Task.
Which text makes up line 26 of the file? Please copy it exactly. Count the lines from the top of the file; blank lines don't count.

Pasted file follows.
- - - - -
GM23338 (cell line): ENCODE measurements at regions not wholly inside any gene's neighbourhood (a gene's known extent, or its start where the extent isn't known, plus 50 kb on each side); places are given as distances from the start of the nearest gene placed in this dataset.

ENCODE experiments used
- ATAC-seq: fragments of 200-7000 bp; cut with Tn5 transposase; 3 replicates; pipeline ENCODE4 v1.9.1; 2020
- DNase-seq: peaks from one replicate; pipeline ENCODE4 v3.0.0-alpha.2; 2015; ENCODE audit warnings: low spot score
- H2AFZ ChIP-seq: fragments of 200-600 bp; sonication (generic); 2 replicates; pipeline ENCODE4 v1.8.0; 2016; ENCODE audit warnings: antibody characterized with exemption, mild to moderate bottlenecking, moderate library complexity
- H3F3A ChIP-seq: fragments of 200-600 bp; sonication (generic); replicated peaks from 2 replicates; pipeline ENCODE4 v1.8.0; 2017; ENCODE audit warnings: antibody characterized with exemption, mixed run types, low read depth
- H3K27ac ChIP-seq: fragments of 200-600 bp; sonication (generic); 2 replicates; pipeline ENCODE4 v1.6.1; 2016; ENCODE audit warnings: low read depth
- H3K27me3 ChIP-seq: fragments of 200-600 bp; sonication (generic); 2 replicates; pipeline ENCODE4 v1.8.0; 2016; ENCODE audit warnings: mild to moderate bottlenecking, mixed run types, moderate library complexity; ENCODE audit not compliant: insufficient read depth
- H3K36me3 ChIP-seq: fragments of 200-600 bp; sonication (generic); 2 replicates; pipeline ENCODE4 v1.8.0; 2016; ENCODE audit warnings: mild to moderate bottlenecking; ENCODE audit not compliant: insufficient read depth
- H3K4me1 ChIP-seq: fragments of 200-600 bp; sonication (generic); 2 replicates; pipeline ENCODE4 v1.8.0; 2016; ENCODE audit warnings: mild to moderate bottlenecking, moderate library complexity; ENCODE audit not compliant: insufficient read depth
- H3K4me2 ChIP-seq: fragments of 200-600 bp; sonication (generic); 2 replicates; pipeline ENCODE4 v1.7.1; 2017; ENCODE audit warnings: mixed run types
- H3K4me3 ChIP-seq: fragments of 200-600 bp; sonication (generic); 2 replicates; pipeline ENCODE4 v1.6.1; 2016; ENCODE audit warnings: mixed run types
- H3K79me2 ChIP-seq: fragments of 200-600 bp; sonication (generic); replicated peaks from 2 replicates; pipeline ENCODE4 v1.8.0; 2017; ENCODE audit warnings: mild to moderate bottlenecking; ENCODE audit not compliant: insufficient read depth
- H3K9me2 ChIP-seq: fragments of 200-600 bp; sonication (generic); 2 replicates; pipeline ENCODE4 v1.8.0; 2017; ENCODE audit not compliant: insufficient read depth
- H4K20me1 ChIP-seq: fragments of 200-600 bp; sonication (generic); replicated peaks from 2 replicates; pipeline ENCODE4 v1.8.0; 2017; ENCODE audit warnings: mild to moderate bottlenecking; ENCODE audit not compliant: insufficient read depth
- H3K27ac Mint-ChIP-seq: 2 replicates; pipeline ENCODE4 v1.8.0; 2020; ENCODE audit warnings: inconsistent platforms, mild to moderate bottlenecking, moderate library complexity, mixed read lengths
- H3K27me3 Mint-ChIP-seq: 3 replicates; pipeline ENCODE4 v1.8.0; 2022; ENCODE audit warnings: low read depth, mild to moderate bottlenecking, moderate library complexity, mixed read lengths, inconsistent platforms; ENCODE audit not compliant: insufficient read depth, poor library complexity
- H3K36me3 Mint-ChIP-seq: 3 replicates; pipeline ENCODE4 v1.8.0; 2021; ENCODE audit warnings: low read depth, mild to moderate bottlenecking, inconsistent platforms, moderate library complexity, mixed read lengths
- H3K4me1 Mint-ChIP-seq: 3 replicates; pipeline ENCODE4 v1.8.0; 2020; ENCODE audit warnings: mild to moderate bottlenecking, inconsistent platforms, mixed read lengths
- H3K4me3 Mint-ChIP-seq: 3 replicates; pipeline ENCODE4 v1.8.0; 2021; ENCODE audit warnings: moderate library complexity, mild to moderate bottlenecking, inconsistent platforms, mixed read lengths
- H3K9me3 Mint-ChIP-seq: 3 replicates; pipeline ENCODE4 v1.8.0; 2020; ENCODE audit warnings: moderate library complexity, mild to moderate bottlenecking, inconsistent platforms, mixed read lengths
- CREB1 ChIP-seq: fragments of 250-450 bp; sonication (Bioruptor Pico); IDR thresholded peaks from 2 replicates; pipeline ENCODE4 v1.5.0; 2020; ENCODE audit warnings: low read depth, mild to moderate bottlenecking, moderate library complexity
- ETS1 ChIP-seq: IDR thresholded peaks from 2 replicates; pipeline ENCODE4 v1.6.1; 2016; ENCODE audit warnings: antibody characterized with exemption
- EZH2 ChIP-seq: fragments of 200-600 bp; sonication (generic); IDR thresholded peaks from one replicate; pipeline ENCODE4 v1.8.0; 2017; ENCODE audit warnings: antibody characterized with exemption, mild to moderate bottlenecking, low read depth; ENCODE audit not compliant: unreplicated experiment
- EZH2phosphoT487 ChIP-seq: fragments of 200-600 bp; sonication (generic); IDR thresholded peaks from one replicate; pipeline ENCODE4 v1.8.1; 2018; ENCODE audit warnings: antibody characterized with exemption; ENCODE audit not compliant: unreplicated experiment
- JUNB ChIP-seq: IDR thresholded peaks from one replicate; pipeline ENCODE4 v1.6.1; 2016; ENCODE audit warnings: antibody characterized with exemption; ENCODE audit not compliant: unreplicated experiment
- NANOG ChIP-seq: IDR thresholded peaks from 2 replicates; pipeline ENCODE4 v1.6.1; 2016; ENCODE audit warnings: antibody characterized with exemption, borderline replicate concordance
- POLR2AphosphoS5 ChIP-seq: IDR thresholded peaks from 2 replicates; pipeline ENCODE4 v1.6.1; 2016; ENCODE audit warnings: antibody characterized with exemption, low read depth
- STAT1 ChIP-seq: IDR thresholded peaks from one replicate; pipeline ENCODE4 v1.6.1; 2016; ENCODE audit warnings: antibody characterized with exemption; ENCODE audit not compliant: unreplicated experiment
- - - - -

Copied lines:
- JUNB ChIP-seq: IDR thresholded peaks from one replicate; pipeline ENCODE4 v1.6.1; 2016; ENCODE audit warnings: antibody characterized with exemption; ENCODE audit not compliant: unreplicated experiment